We got similar results on the two Windows 10 devices: While the hardened notebook did not transmit any information to Microsoft, SAM showed a lot of “radio traffic” on a Windows 10 without system hardening. In some cases, data was sent up to 15 times per hour!
How should you act now?
As expected, the telemetry service of an unhardened Win10/11 system transmits lots of data. How exactly this data is handled and what exactly is contained in these encrypted data packets is unclear as of today. Microsoft can use this data, for example, to find out more about you. Whether you want that as a private person is up to you.
However, the GDPR obliges companies to be economical with data. Only as little data as possible may be transmitted to third parties.
Our recommendation: Turn off the telemetry services of Windows 10 and Windows 11 ! In this way, you actively reduce the liability risks according to GDPR
Additionally, it is a must to use hardening tools to achieve continuously secured and robust systems. This will automatically disable the telemetry service and other unnecessary but data-hungry functions. Otherwise, information can flow out unintentionally – about your employees, about your company and possibly about your customers.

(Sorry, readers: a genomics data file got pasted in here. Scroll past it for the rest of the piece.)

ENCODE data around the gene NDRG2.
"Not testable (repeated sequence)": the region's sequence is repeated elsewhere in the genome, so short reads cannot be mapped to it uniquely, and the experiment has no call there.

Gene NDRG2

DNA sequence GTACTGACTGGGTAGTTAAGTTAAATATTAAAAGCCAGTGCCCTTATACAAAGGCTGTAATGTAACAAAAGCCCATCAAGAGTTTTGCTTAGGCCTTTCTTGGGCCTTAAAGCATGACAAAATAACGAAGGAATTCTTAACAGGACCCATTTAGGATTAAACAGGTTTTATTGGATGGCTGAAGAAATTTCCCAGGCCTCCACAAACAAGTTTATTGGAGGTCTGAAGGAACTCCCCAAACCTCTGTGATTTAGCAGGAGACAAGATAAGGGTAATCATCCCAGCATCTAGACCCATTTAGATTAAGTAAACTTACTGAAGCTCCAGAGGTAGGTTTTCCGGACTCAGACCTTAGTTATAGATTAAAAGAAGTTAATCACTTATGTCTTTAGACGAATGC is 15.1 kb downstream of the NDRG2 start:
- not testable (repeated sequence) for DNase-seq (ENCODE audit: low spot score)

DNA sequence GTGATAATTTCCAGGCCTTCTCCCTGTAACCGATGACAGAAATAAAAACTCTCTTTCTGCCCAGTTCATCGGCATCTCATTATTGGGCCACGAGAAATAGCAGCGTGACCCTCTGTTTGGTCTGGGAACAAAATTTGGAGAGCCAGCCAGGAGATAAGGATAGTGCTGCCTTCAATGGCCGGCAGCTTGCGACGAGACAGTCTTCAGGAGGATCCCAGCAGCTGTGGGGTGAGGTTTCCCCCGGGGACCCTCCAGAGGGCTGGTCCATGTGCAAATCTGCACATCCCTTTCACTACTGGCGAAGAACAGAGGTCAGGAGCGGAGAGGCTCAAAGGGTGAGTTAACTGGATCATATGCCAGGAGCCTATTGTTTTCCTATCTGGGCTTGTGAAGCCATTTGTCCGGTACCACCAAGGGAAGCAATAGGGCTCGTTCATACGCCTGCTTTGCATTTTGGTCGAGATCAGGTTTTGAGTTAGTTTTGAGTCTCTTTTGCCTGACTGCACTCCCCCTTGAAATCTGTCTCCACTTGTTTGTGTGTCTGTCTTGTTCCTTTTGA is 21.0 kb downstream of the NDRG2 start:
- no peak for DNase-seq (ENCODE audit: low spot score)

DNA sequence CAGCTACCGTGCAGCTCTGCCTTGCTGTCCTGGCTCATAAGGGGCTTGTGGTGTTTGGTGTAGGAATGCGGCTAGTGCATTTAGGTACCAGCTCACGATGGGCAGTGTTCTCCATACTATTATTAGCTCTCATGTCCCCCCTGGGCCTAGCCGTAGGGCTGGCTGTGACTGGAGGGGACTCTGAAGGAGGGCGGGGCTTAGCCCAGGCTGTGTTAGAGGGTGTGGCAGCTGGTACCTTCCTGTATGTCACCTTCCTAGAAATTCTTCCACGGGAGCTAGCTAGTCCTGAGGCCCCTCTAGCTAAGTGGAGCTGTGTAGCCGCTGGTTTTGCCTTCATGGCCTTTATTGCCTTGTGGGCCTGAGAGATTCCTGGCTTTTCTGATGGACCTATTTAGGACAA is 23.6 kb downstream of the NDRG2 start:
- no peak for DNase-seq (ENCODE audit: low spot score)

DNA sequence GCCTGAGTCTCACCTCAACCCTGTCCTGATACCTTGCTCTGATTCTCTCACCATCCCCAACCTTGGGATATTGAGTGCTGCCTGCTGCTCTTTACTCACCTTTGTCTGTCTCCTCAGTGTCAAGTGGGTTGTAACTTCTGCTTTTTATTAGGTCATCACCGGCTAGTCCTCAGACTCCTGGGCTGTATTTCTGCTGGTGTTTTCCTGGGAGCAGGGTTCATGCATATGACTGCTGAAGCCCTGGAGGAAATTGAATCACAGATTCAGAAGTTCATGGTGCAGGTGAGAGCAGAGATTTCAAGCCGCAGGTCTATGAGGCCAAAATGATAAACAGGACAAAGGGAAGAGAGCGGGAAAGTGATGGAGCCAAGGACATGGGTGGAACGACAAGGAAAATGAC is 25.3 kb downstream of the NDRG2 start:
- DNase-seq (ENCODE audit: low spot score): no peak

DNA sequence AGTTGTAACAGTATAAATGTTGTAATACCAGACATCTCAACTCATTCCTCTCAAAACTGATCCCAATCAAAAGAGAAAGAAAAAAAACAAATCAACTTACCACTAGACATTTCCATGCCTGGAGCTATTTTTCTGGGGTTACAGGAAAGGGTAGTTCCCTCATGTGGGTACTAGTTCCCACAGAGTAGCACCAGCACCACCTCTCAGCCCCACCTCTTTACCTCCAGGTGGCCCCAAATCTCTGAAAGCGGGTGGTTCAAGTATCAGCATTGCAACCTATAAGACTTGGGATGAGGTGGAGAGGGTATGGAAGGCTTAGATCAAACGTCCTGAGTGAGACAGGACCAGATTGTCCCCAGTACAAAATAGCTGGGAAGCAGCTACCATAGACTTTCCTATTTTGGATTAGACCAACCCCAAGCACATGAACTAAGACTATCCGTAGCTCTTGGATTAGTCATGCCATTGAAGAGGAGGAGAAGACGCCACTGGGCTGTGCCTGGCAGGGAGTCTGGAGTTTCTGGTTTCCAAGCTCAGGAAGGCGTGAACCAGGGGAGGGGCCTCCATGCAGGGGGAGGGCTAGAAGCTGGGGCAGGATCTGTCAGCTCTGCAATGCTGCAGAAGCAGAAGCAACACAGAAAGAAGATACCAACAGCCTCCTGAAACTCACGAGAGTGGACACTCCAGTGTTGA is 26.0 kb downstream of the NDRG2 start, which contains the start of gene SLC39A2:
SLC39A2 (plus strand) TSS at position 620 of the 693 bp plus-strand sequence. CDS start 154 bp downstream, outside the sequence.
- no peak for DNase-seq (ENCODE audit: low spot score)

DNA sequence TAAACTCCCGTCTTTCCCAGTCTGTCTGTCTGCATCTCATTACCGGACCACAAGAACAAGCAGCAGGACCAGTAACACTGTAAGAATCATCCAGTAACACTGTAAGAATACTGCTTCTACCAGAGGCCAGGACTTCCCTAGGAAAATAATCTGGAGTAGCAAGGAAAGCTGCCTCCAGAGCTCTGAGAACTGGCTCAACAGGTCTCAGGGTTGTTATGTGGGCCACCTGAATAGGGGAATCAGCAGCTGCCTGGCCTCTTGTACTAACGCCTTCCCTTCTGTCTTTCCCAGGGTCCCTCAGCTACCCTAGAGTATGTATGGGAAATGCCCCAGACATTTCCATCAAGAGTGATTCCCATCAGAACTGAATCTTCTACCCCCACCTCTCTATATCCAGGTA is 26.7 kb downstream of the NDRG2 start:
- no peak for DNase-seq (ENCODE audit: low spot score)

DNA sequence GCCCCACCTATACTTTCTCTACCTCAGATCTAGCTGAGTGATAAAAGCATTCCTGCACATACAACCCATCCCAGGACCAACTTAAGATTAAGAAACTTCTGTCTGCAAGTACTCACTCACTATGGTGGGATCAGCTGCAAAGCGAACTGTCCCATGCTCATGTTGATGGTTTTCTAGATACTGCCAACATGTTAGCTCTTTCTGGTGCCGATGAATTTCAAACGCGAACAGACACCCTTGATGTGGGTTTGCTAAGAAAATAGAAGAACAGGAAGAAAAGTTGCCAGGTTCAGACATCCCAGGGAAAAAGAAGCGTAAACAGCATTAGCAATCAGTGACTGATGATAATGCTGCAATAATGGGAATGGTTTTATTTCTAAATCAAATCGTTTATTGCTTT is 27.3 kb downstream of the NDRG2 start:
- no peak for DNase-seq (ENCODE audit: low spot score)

In addition, unhardened systems are an easier gateway for hackers and other cyber criminals. They exploit vulnerabilities that exist through systems in default configurations, among other things. This makes it far too easy for attackers to infiltrate espionage tools and malware. This can quickly lead to consequences that result in high and expensive damage.
How can system hardening be implemented?
First of all, a status quo must be determined: How well are the existing systems currently hardened? The result can be found out with the open source and free of charge AuditTAP.
Once it is clear what the status is in terms of secure system configuration, the next step is to get better. That means you have to perform system hardening. And measures must be taken to maintain hardening permanently and fully automatically. This is possible, for example, with the Enforce Suite.
Do you need support with system hardening? Our team of system hardening experts will be happy to provide you with advice and support. Contact us for a no-obligation inquiry!
Images: Freepik, Microsoft, FB Pro